Reading and Riding

1 train, between 42nd and 50th Streets, NYC, 10/25/16

1 train, between 42nd and 50th Streets, NYC, 10/25/16

We all feel happy. There are two dogs on the 1, a Yorkie squirming out of her stylish carrying bag, and the other, small and soft with a sweet face, sitting on the floor, semi-hidden between her mom’s knees.

To my right, a woman (lovely, with Liz Taylor/ Cleopatra eyeliner) volunteers that she weighs 95 pounds and that her husky (Turkish, not Siberian) weighs 102. Of course we lift up our phones, offering pictures of our dogs. She laughs at Ryder on the ex-sofa.

From the opposite end of the car,  a skinny guy with a container of candy, stands and asks for money. Entertaining his audience, he laughs, “Don’t worry, I like white people.” As he makes his way toward us, he says, “I’ve seen a lot of crazy stuff. Maybe Trump will win.” I give him a dollar and think about what he said. A few stops later, I approach him where he’s leaning on a pole. “I’ve never seen anything as full of sustained craziness as the Trump campaign.” He agrees. “But,” I add, “he won’t win.” He nods, offers me a piece of candy.

1 train, between 50th and 59th Streets, NYC, 10/25/16

1 train, between 50th and 59th Streets, NYC, 10/25/16

 

Mark and I exited the train at 79th Street and headed to Book Culture, a few blocks north on Columbus, to hear Sonya Chung read from and talk about her new (and second) novel, “The Loved Ones,” a story of two families, African-American and Korean, in D.C. in the 80s. Like in her wonderful debut, “Long for This World,” the language is precise and beautiful and her characters so real that it was hard to return to the room when Sonya was done reading.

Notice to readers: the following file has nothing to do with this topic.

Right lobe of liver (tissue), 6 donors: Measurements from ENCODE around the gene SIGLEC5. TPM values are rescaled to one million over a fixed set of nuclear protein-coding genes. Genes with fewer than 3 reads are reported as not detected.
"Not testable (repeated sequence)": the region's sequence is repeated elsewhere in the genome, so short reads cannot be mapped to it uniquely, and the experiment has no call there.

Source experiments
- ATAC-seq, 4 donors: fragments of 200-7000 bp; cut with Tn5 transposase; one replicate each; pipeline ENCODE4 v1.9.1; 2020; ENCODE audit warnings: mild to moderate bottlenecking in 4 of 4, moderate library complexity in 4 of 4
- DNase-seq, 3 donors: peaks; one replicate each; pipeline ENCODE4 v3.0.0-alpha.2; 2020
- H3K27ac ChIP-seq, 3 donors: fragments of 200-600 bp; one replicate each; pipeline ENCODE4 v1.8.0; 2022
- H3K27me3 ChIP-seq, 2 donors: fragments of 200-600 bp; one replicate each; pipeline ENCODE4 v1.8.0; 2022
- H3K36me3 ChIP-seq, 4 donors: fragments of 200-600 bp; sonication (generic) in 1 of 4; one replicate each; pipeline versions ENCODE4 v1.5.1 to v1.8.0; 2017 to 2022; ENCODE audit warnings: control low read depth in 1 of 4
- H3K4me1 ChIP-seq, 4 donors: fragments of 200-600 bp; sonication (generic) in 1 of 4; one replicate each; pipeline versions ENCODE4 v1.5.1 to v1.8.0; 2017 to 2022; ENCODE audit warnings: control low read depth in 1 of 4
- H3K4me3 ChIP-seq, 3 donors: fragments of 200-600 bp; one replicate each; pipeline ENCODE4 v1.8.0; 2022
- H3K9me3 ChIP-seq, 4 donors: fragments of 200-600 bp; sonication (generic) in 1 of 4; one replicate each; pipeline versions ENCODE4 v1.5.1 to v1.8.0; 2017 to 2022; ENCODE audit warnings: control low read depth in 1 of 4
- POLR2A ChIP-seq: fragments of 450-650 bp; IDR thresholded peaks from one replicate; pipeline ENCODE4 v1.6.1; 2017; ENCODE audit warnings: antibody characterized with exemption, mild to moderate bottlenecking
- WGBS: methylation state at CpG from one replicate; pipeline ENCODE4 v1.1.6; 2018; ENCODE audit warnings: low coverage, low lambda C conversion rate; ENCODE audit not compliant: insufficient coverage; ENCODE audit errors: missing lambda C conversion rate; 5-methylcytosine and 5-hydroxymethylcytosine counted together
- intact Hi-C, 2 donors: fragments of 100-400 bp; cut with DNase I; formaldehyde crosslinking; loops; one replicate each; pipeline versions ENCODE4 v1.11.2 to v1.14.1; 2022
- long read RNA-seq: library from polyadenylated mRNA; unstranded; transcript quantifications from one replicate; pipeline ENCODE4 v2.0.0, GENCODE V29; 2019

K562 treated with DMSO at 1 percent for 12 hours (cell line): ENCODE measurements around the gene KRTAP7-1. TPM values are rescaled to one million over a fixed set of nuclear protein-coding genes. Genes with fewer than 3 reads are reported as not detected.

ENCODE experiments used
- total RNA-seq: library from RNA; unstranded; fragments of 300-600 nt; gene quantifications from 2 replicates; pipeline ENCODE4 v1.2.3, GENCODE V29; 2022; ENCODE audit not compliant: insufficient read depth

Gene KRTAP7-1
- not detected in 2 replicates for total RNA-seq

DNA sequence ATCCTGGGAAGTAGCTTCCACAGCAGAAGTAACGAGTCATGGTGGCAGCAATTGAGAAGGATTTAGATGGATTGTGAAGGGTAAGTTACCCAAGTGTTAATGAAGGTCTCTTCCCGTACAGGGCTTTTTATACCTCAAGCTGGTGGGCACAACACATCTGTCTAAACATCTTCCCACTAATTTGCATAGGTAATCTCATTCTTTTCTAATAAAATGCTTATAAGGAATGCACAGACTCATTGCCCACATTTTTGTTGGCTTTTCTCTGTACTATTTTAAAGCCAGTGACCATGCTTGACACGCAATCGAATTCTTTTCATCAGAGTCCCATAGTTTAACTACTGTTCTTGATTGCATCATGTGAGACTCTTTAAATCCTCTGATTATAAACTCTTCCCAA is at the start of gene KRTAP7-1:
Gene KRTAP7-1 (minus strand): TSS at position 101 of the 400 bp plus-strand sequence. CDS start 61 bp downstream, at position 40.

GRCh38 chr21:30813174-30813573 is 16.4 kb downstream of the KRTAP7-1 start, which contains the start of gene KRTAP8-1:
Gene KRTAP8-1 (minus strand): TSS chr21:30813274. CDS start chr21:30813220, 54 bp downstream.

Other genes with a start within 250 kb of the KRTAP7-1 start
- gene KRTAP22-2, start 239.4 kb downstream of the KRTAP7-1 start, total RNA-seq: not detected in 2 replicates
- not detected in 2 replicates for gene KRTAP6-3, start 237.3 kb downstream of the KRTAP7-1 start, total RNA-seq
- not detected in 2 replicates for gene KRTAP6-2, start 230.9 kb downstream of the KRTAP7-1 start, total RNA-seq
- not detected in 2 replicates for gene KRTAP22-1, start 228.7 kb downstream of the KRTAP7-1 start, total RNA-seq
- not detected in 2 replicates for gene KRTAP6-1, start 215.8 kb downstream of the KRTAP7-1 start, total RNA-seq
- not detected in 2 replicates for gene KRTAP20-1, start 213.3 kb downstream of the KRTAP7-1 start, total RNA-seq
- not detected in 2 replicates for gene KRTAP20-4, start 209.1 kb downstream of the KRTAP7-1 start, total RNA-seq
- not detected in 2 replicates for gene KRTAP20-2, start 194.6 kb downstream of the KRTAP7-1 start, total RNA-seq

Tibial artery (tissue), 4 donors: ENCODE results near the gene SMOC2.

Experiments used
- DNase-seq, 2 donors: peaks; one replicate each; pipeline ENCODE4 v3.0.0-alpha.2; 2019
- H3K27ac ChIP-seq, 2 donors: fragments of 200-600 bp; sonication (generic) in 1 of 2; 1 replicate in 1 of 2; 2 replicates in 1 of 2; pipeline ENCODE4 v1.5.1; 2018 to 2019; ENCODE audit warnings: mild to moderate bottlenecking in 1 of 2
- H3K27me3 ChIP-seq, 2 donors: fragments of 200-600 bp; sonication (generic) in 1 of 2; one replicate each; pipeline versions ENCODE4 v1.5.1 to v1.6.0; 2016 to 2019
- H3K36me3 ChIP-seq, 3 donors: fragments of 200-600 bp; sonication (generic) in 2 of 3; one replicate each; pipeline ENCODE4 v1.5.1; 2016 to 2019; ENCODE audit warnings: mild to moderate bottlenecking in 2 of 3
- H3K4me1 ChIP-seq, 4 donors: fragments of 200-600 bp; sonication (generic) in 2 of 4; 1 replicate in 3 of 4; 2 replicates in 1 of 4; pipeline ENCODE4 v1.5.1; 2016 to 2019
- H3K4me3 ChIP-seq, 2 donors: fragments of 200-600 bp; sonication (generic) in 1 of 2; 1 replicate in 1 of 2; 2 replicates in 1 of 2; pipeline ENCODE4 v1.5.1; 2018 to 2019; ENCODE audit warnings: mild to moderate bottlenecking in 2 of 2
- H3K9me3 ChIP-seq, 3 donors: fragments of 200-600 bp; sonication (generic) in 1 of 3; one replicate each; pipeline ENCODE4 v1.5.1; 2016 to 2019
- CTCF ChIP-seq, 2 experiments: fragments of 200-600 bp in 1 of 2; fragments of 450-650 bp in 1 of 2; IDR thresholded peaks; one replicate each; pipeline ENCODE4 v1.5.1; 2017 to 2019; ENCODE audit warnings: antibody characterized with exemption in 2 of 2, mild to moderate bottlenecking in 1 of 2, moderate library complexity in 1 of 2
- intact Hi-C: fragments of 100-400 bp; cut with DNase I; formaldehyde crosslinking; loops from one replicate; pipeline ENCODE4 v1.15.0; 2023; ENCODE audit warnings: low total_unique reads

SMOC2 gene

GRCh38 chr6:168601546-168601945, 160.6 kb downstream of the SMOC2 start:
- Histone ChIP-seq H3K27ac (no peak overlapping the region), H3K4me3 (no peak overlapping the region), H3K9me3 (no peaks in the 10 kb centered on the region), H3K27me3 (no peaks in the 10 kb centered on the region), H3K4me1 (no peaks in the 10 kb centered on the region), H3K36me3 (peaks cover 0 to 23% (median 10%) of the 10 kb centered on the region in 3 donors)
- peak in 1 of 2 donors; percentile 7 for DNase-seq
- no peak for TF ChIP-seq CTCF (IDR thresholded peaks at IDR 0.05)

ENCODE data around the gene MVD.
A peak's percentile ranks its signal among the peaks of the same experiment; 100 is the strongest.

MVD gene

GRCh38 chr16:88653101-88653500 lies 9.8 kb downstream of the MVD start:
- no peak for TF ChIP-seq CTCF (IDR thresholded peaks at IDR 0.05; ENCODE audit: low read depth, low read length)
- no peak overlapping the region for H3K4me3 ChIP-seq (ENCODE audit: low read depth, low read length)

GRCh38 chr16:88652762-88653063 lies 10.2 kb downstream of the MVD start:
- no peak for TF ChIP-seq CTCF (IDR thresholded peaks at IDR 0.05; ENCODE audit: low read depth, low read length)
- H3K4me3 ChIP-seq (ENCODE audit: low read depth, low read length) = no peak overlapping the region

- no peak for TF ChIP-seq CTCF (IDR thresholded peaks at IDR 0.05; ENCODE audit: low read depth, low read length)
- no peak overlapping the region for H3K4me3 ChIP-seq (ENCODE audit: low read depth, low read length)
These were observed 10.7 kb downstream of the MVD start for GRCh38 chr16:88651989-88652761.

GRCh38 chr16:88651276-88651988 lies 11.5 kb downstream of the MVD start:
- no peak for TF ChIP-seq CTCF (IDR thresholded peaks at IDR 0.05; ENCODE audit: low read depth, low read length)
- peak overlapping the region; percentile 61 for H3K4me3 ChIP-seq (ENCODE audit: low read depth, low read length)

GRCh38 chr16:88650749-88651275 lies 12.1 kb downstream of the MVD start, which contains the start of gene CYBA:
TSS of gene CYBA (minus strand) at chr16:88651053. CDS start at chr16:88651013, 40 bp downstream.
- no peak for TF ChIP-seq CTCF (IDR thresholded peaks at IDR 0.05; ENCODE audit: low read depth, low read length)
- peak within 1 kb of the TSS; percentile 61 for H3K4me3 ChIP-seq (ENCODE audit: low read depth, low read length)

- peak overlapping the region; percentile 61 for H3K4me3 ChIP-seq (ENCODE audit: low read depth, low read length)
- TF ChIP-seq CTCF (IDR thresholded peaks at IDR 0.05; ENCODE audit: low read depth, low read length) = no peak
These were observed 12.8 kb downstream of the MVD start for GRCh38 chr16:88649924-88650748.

I’ve not yet finished Book One in “The Loved Ones.” I intend to make real progress this weekend as well as read a new interview with Sonya.

Sonya Chung, NYC, 1/21/16

Sonya Chung, NYC, 1/21/16

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2 Responses to Reading and Riding

  1. Joyce says:

    I can’t tell you how nostalgic this makes me for my past life in NYC. I even miss the subway and the fact that people actually talk to each other in between stops. Here life is a bit slower and I am able to walk to work, there are advantages on both side of the Atlantic. Both sides have one thing in common though, political campaigns unlike anything we have seen before.

    • Hi, Joyce.
      For me (even though I’ve been on it), the Métro is endlessly romantic–so many great scenes shot by so many great French directors.
      The election here just took a frightening turn, with FBI director Comey’s letter to Congress stating that new emails have been discovered that “might be pertinent” to the investigation into Clinton emails. And the discovery involves Anthony Weiner’s sick (second) sexting scandal. As someone on TV said, if it were a script written for “House of Cards,” it would have been rejected as too ridiculous.
      Hope all is well with you.

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